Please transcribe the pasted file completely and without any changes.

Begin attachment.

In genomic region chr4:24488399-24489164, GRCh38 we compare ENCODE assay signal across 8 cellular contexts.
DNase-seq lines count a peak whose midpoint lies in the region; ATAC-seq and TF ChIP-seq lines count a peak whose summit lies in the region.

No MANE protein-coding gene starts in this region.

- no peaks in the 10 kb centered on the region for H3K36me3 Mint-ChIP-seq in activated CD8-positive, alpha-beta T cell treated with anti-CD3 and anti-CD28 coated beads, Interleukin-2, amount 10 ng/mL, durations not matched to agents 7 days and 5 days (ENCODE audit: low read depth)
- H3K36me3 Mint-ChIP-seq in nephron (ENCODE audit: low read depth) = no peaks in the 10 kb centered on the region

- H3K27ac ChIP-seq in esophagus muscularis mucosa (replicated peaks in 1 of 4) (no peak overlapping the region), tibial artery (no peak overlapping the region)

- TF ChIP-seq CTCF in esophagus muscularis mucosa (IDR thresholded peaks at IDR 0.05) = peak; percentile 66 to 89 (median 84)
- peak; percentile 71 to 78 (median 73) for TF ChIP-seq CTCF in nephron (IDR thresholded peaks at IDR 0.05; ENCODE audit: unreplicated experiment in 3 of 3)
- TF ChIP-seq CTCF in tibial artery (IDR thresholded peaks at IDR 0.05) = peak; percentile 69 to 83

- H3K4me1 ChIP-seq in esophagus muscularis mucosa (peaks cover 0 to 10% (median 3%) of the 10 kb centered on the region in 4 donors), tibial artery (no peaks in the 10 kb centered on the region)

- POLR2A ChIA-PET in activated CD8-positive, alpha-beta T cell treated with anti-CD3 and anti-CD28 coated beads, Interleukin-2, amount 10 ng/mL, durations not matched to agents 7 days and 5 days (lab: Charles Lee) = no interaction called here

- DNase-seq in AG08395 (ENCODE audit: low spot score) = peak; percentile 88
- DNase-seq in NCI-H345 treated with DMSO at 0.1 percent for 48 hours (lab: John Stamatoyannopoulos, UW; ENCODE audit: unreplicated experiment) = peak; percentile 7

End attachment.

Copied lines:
In genomic region chr4:24488399-24489164, GRCh38 we compare ENCODE assay signal across 8 cellular contexts.
DNase-seq lines count a peak whose midpoint lies in the region; ATAC-seq and TF ChIP-seq lines count a peak whose summit lies in the region.

No MANE protein-coding gene starts in this region.

- no peaks in the 10 kb centered on the region for H3K36me3 Mint-ChIP-seq in activated CD8-positive, alpha-beta T cell treated with anti-CD3 and anti-CD28 coated beads, Interleukin-2, amount 10 ng/mL, durations not matched to agents 7 days and 5 days (ENCODE audit: low read depth)
- H3K36me3 Mint-ChIP-seq in nephron (ENCODE audit: low read depth) = no peaks in the 10 kb centered on the region

- H3K27ac ChIP-seq in esophagus muscularis mucosa (replicated peaks in 1 of 4) (no peak overlapping the region), tibial artery (no peak overlapping the region)

- TF ChIP-seq CTCF in esophagus muscularis mucosa (IDR thresholded peaks at IDR 0.05) = peak; percentile 66 to 89 (median 84)
- peak; percentile 71 to 78 (median 73) for TF ChIP-seq CTCF in nephron (IDR thresholded peaks at IDR 0.05; ENCODE audit: unreplicated experiment in 3 of 3)
- TF ChIP-seq CTCF in tibial artery (IDR thresholded peaks at IDR 0.05) = peak; percentile 69 to 83

- H3K4me1 ChIP-seq in esophagus muscularis mucosa (peaks cover 0 to 10% (median 3%) of the 10 kb centered on the region in 4 donors), tibial artery (no peaks in the 10 kb centered on the region)

- POLR2A ChIA-PET in activated CD8-positive, alpha-beta T cell treated with anti-CD3 and anti-CD28 coated beads, Interleukin-2, amount 10 ng/mL, durations not matched to agents 7 days and 5 days (lab: Charles Lee) = no interaction called here

- DNase-seq in AG08395 (ENCODE audit: low spot score) = peak; percentile 88
- DNase-seq in NCI-H345 treated with DMSO at 0.1 percent for 48 hours (lab: John Stamatoyannopoulos, UW; ENCODE audit: unreplicated experiment) = peak; percentile 7